- Paul Kuharsky, ESPN Staff Writer
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Antoine Bethea is surrounded by nobodies.
Jerraud Powers is a good corner who’s going to be a factor for a while, but he’s got a bad hamstring.
Everyone else in the Indianapolis Colts’ secondary is hardly noteworthy.
Yet Bethea is playing as effectively as a free safety in such circumstances can, a true pro who won’t allow his game to be influenced by such circumstances.
Quarterbacks are completing 69.9 percent of their passes against Indianapolis. They have a 104.0 passer rating and a 70 QBR (out of 100), the 31st worst number in the league.
I’m not sure what Indianapolis’ plan for the secondary was this season. When they let cornerback Kelvin Hayden go because he cost too much, one had to believe the Colts felt confident in the alternatives. Then Justin Tryon, who was an effective player last season, fell out of favor and wound up getting cut. The No. 2 corner, Jacob Lacey, is no longer a full-timer in the base defense with Terrence Johnson getting some time in the spot.
Corner Chris Rucker is also seeing some action.
“As a veteran back there, I see myself as the glue,” Bethea said. “One of my roles is to get everybody lined up and confident. As a safety, that’s my job.”
Bethea said he likes the way the Colts are deploying their other safeties, using Caldwell (“He lays the boom”) against the run and Lefeged (“He plays the ball well”) in passing situations. In time each may be well-rounded enough to be a full-timer, but for right now splitting the job between them is a smart approach.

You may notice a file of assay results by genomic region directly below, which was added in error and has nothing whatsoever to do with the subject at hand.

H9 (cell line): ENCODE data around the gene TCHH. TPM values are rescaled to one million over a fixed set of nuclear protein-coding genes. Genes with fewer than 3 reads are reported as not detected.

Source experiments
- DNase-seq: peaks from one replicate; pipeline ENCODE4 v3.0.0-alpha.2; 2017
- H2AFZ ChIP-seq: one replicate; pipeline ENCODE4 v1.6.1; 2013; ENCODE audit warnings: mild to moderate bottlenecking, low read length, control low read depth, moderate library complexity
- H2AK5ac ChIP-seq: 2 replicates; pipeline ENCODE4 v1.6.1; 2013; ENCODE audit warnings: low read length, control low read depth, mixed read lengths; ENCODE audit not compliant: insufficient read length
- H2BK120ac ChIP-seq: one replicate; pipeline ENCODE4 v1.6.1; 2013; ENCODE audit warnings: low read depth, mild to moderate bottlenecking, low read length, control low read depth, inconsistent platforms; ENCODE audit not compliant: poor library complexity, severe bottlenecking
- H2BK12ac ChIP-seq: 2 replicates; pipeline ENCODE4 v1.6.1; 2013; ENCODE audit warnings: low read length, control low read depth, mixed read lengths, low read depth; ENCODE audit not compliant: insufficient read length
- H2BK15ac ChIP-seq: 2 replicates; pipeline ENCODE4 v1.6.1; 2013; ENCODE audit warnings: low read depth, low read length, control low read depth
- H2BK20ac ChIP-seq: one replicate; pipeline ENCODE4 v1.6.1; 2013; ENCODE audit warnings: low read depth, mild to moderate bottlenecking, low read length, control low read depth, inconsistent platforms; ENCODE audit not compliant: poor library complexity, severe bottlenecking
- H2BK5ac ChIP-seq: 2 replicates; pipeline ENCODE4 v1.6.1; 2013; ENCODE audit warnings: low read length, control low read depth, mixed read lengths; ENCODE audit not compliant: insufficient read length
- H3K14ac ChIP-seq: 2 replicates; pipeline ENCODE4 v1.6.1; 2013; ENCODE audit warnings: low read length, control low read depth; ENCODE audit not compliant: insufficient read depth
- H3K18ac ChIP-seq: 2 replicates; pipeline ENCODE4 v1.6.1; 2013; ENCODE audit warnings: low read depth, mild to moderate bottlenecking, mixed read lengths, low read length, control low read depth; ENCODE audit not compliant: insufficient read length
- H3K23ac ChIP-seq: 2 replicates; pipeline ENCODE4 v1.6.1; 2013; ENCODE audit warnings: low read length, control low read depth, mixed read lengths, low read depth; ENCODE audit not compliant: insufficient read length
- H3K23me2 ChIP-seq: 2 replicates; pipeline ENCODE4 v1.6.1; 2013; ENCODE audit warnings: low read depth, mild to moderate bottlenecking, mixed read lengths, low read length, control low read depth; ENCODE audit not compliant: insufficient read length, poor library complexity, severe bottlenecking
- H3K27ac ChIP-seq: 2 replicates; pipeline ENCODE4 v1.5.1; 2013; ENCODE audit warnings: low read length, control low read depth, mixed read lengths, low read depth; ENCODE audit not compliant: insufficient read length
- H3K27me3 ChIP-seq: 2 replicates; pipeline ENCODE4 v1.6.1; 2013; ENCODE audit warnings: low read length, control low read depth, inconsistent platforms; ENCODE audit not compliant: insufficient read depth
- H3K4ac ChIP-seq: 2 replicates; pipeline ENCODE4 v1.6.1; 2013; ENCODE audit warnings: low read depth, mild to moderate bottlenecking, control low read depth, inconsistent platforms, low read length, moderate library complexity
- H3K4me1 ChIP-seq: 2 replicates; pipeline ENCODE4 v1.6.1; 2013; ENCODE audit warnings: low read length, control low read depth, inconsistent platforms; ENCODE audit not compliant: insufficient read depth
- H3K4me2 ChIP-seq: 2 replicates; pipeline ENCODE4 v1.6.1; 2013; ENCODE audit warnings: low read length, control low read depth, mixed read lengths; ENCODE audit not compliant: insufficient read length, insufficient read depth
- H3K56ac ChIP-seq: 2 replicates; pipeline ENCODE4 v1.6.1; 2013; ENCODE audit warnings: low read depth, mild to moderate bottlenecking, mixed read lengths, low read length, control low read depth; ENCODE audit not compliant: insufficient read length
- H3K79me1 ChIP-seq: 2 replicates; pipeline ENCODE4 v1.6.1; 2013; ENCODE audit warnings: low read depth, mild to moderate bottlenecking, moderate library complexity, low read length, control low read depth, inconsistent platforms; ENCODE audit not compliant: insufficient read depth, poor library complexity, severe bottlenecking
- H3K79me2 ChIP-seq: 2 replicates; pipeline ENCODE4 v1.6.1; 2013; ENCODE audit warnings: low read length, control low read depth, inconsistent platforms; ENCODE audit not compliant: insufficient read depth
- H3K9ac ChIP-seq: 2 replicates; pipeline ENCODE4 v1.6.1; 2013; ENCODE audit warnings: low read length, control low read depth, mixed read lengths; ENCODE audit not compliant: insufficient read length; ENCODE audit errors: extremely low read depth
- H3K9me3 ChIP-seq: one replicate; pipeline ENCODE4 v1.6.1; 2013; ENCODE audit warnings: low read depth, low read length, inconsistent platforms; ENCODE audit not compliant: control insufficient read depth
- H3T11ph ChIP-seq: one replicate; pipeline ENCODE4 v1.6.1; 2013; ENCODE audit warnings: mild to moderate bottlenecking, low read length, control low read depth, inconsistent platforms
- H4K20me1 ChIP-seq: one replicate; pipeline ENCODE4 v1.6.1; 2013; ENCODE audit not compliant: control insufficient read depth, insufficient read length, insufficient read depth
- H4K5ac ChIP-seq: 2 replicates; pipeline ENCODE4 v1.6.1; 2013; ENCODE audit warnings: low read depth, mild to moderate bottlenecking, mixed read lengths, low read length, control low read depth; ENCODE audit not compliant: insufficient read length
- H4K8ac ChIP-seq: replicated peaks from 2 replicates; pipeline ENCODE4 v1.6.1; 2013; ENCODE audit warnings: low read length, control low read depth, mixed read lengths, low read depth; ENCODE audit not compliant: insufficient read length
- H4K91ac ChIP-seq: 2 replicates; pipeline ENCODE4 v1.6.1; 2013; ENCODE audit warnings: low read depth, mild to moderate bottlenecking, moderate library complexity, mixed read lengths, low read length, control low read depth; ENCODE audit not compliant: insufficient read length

Bethea is backing his guys, but neither has been great since Melvin Bullitt was lost for the year with a shoulder injury.
Bethea said the young corners need to play technique, show improvement week by week and be sure not to repeat the same mistakes.
The Tryon situation was business, and players can’t spend time questioning a front office decision. Bethea is great at focusing on his stuff and his guys. He said that although 0-5 is a miserable place, no matter where the team goes moving forward we will not see the sort of fissures that often open on struggling teams.
As for being surrounded by unproven guys ...
“You can’t let other people affect how you play,” Bethea said matter-of-factly. “How you play is how you play, how you study is how you study. If my play goes down because there are different players around me, it says guys can’t look up to me. They need to see 41 flying around, playing hard, making plays.”